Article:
• They learned from Apple and targeted the market that was untouched by them.
  • With almost zero marketing budget. They relied heavily on social media and word of mouth. This helped them decrease the price of their handsets substantially.
  • Apart from this, they also bet on “Moore’s Law”. They sell their product till 18–20 months after the launch. Whereas other manufacturers discontinue their products after 6–8 months. In this time period, the manufacturing cost comes down and thus the price.

In the Chinese market, Xiaomi is called “Apple of China”. All around the globe companies that have atypical growth strategies are mushrooming and other small players are following their lead of growth.

Learning From Your Low-Cost Rival

Stalking your rivals can sometimes be like erasing the dust out of your bedroom mirror. You wake up one morning and by pure serendipity, you polish your mirror and discover something. Maybe a pimple that is now all the more visible.

When leaders learn about a new threat the first question they ask is: Are these permanent? Most of them believe they aren’t. They forget that these low-cost companies are making money hand over fist. Which means they are only going to grow.

So, in this case the relevant question they should ask is: Is the low-cost player serving an audience we have interest in? If the low-cost player is a threat to your business then you can adopt one or a mixture of following strategies:

  • Introduce new design features into your products or design trendy products like Apple does.
  • Innovate. Time to do some R&D. Samsung does it all the time.
  • Set up your own low-cost infrastructure based market. Monetize your years of experience as a market leader.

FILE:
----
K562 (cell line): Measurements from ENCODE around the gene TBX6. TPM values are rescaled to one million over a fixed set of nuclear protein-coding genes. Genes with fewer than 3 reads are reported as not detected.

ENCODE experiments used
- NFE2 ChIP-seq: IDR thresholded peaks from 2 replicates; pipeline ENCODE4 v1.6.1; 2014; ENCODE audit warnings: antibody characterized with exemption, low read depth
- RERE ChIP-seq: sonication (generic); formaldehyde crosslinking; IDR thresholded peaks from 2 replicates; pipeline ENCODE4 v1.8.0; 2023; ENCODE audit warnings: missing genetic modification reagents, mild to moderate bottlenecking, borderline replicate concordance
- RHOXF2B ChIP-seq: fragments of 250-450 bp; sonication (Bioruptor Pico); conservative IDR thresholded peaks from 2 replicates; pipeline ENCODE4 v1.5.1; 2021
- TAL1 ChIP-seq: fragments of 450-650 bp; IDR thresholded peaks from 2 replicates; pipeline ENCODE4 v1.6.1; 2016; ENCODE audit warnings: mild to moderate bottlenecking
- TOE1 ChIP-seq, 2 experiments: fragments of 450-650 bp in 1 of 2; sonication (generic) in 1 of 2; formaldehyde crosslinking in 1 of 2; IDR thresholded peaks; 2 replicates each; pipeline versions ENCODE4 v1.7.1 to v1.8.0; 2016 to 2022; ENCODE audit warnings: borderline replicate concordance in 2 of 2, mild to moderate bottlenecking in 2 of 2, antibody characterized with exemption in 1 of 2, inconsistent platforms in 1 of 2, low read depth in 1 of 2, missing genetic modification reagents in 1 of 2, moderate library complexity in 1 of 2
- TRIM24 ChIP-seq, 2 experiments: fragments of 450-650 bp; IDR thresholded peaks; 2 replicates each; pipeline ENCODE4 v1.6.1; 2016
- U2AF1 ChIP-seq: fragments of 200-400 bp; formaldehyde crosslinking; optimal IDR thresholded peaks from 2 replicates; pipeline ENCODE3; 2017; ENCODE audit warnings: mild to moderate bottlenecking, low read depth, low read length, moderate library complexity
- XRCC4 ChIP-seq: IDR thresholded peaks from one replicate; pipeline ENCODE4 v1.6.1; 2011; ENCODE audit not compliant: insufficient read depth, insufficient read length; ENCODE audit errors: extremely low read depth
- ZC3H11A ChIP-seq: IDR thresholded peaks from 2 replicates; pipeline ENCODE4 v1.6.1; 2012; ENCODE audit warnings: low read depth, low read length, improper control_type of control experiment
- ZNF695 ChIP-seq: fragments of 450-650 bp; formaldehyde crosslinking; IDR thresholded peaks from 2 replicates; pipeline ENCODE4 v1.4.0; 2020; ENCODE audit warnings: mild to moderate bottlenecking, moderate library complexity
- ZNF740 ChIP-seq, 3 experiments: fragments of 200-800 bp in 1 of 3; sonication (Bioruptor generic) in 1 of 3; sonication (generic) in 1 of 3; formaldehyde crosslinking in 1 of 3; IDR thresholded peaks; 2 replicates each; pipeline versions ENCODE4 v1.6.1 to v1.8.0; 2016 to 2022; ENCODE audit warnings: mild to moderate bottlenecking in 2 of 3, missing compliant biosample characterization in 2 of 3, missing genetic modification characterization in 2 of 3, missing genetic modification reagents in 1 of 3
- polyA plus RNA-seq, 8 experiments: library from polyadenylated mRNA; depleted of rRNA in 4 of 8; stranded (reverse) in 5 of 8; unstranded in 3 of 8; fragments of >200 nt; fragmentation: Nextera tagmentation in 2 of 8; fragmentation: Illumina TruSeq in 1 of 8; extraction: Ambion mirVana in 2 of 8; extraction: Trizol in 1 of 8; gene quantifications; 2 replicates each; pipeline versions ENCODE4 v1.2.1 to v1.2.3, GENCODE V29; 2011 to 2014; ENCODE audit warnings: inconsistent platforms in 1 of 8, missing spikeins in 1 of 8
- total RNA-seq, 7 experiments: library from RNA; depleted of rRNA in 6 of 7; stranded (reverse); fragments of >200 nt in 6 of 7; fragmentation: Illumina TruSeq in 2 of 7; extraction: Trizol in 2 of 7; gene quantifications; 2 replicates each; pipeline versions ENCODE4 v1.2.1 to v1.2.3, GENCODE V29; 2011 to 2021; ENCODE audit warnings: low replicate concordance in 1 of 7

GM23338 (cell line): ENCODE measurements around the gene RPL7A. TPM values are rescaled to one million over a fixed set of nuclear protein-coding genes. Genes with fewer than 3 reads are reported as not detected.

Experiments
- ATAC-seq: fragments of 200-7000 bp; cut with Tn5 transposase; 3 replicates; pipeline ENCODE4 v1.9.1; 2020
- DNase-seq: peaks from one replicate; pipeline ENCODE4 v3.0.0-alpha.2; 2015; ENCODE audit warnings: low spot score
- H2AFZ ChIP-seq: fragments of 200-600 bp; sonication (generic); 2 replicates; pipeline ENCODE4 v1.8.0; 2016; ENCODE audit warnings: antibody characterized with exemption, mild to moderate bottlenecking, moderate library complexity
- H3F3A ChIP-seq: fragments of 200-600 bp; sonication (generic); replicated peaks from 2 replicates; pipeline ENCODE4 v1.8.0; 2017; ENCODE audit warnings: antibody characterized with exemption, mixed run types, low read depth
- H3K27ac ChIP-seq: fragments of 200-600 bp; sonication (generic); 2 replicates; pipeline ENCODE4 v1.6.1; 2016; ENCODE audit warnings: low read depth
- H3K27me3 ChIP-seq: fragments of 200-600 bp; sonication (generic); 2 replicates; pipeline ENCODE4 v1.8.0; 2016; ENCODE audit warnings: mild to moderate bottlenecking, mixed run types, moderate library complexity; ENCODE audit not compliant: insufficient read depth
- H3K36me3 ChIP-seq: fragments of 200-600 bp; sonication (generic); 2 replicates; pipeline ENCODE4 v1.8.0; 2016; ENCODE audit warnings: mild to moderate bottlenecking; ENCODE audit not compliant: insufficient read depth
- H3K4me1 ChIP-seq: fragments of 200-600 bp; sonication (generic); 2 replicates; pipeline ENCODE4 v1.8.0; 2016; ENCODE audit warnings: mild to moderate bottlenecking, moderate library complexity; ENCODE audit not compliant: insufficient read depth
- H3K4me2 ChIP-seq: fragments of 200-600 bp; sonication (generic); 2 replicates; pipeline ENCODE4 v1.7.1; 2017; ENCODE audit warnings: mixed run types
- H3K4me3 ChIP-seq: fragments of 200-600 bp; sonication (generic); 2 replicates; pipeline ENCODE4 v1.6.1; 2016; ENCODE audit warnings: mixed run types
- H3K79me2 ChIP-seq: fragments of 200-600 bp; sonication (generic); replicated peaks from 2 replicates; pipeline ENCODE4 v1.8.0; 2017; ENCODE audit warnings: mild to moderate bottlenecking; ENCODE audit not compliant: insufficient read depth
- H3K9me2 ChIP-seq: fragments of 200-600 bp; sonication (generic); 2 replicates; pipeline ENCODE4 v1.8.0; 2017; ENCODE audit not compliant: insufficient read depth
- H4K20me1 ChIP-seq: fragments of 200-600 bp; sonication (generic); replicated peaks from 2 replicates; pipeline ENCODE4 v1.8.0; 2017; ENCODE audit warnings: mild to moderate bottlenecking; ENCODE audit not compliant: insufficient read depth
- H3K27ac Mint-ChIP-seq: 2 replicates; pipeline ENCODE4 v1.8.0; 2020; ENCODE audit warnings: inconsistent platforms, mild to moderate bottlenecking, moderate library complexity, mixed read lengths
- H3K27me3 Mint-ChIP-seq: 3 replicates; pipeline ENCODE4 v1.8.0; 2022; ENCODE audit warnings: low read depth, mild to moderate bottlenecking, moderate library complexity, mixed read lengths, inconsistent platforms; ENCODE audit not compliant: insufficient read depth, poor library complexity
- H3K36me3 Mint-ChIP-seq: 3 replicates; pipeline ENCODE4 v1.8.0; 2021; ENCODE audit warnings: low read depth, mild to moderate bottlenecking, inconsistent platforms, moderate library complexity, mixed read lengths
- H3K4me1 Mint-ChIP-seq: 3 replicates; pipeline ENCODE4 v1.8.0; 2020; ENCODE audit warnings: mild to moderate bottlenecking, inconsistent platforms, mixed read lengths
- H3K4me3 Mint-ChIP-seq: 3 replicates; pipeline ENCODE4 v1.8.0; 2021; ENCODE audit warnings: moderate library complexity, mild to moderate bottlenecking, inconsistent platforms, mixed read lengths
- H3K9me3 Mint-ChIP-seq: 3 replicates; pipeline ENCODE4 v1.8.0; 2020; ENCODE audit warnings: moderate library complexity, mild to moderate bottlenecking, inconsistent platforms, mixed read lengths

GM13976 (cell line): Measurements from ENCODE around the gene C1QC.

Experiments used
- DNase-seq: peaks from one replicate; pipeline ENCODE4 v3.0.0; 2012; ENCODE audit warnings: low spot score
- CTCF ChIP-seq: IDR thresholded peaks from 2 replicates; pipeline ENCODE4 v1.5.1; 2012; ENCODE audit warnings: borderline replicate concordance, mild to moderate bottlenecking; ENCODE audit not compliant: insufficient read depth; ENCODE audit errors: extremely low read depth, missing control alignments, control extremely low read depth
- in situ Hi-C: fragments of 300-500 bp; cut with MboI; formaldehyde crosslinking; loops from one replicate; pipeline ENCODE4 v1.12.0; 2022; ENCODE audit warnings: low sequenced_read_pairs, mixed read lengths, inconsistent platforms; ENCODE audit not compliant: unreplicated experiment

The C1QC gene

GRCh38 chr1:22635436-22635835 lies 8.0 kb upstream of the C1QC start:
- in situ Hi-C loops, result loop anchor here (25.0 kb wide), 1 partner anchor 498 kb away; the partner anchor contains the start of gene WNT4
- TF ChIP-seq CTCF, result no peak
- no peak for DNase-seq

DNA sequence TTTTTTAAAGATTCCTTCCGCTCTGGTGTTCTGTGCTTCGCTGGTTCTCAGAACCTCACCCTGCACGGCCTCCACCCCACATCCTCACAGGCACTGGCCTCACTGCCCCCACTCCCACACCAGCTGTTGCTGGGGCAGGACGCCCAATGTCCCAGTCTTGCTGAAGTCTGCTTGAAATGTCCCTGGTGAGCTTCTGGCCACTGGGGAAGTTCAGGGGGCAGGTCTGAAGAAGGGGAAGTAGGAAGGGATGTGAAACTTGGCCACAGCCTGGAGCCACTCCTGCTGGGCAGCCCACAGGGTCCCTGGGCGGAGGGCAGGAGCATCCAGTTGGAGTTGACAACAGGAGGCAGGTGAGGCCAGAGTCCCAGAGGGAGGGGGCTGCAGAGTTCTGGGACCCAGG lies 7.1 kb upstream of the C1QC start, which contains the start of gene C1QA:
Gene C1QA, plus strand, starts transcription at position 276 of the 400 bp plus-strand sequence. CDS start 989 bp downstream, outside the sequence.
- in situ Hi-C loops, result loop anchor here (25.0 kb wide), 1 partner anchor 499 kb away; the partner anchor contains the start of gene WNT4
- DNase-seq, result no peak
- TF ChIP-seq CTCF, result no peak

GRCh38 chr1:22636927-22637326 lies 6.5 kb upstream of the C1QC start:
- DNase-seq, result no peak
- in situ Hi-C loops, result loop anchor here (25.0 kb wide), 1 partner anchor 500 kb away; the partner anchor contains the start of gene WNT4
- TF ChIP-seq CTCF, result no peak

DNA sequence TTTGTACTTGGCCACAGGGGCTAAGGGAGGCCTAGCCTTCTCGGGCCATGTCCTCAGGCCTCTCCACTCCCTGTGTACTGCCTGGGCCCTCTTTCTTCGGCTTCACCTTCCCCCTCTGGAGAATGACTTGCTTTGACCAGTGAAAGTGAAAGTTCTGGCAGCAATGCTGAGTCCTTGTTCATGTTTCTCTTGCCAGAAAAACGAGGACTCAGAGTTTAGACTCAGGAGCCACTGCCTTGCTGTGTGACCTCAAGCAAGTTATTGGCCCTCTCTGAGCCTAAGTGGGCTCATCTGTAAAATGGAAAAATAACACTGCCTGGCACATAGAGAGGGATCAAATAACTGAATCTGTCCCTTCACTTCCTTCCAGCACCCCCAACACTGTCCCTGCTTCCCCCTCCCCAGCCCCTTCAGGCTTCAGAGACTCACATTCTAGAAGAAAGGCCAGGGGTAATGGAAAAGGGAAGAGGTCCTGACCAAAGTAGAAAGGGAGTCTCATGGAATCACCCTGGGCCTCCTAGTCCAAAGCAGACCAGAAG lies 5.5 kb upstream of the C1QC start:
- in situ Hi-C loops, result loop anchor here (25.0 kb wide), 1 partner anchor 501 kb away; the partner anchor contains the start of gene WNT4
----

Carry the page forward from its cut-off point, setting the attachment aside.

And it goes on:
• Extract the power of your brand. Build a brand community and increase your followers.

As long as you are in the business, rivals will keep on sprouting. Some will even succeed. Most of the fights will center around extracting a share of two types of audience — those who buy “value” and those who buy “price”.

Now, if a company attracts a customer because of the low price, the company will lose the customer only if the rival offers a lower price. And same goes for value. So, my last piece of advice would be to know your rivals well because it’s better the devil you know than the devil you don’t.

‘Want to become a successful entrepreneur who gets things done? Stop relying on emails and switch to ProofHub.’

About Author:

Sandeep Kashyap is the Founder of ProofHub — a leading project management and collaboration software. A passionate leader, Sandeep is always on the lookout for innovative ideas about filling the communication gap between groups, teams and companies. He is also a featured writer on LinkedIn and a contributing author at YourStory. You can connect with him on Twitter, Facebook, and LinkedIn.

Also follow our company page @ProofHub to get the recent updates about our tool, published articles, motivational quotes & presentations.

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Originally published at LinkedIn

Internet Entrepreneur, CEO of SDP Labs and Founder of ProofHub